Disrupt or be disrupted: Digital readiness in wholesale
By Martin Girdlestone, Head of Consultancy, Salmon
Digital commerce, specifically the use of the Internet, mobile networks and commerce infrastructure to execute transactions with consumers or businesses, has been predominantly led by consumer-facing industries and organisations. But things are starting to change.
While being an industry slow to adapt, with the majority of wholesale businesses continuing to use traditional approaches to lead generation and sales, recent research has revealed digital readiness in B2B businesses is growing. In fact, one third of businesses in the wholesale sector are already utilising desktop ecommerce as a sales channel and real, tangible benefits are being seen a result of digital commerce. A third of wholesale businesses state digital commerce is important to their industry, with this figure set to rise to over half by 2020. Improvements in reputation and the ability to provide discounts and special offers are cited as the main incentives.
Perhaps this shouldn’t be a surprise. We are living in an increasingly digital society and organisations across most sectors are feeling the pressure of using digital commerce to interact with more customers, existing and potential, than ever before.
The fear is that wholesale businesses, despite making the investment, are not in the position to do so effectively and reap the benefits. After all, many wholesalers have already experienced challenges in adopting digital commerce. But, it’s important to note that the sector has the beauty of hindsight and in order to succeed it needs to review the challenges faced by other sectors to make sure it doesn’t fall fate to the same issues.
Here are three suggestions for businesses embarking on, or looking to enhance existing digital sales channels:
- Make sure someone is responsible within the organisation. If we are saying that wholesale faces challenges in utilising digital commerce and making it work for the sector, who is supposed to be driving this? Without a certain level of confidence and action, the door remains potentially open for the sector to miss out on the sales opportunity digital commerce offers. Ensuring someone has ultimate responsibility within the business, to drive implementation forward, is key to success.
- Secure support from the top. The most significant challenge in developing ecommerce for wholesale businesses is centred on a lack of buy in from the board or senior management. Not only do they need to authorise any activity involved in incorporating new digital sales channels, but they will also have the ultimate say in freeing up staff time and resource. Once a lead has been appointed within the organisation, as per the above, this individual will need to engage senior players right from the start to create the best chance of success.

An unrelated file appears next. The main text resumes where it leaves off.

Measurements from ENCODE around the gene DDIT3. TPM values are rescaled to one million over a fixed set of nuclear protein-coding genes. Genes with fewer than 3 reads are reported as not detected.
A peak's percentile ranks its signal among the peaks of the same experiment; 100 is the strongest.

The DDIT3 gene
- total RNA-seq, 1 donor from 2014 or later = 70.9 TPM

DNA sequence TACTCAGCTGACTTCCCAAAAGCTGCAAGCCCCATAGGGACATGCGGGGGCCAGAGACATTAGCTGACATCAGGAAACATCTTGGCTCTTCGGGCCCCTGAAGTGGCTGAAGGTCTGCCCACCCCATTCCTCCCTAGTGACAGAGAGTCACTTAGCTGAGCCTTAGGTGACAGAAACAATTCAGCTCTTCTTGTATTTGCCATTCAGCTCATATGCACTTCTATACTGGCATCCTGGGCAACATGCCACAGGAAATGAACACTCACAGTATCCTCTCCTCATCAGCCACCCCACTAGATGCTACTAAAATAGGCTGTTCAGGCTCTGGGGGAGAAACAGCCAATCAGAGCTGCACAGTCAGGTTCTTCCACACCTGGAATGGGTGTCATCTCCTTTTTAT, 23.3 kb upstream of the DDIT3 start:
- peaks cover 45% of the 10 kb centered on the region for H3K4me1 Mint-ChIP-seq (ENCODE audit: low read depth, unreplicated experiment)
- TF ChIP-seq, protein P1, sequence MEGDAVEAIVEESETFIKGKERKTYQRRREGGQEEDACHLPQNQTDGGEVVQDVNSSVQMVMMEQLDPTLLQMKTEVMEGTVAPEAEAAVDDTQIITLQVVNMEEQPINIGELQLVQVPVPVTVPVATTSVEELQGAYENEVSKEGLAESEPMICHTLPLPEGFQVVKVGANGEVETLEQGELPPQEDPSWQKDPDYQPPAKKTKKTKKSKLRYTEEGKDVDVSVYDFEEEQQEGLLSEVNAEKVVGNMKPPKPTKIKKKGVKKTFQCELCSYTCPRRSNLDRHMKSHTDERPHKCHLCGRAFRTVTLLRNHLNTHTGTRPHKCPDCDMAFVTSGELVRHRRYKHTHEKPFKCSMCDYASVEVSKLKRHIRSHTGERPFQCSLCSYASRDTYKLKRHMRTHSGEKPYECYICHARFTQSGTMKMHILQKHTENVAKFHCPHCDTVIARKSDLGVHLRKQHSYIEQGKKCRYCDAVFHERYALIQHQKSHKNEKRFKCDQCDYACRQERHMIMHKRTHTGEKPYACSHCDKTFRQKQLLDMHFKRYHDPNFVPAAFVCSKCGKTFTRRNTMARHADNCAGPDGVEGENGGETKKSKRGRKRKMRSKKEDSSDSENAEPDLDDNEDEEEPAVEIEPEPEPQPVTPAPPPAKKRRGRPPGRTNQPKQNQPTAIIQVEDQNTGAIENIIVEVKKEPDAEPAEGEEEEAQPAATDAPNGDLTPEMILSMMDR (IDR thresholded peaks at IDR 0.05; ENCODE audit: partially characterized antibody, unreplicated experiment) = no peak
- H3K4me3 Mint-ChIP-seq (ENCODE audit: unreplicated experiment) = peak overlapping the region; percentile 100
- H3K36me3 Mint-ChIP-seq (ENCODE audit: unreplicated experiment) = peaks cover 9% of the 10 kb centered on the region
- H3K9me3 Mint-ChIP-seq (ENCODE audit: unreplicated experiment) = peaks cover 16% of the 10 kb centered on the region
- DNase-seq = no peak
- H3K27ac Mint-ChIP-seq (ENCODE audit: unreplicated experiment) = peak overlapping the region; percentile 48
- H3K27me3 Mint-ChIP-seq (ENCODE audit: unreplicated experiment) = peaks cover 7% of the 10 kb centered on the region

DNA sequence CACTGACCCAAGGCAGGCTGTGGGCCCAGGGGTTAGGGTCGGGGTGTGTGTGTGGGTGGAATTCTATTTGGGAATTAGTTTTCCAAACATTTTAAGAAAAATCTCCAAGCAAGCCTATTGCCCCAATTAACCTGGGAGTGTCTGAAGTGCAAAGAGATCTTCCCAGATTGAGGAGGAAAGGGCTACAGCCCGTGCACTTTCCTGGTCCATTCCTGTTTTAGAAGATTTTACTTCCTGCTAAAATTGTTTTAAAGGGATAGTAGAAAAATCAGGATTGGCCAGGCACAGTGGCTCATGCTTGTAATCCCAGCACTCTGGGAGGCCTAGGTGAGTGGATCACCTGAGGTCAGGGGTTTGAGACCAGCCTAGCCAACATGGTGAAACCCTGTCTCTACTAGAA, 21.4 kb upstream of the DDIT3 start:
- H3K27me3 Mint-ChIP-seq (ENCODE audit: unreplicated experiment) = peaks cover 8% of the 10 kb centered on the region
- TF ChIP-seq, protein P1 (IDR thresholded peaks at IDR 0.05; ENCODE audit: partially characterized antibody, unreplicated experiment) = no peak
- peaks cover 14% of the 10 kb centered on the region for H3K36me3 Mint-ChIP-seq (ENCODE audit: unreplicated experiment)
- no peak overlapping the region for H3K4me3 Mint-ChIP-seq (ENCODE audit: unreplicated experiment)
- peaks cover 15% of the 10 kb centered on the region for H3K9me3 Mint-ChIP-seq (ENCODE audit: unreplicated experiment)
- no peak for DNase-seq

- Don’t run before you can walk. New digital channels such as the Internet of Things (IoT) and wearables are becoming increasingly attractive to businesses. Moreover, customers are consumers too, using mobile, smart and even wearable technology every single day to make them more efficient while saving time and money. This same level of ease and convenience will eventually be something they demand from wholesalers too. But, it is imperative businesses are being smart about the digital channels they are using, mastering the basics before endeavouring on adopting newer shinier technologies. For example, using mobile as a central sales channel is recommended for beginners – its potential has been proven, making it more reliable option than new, unpredictable technologies in the early stage of development.
The message is clear for wholesalers – chart your own disruption or run the risk of being disrupted.
The future of the world is ‘digital’ so, simply put, so is the future of wholesale. The experience wholesalers have, as they begin this journey, wholly depends on their approach to it.
Salmon's report, ‘British Business in the Digital Age’, explores the current and future state of digital commerce in Britain across five key sectors, including retail grocery, retail non-grocery, retail luxury, manufacturing and wholesale.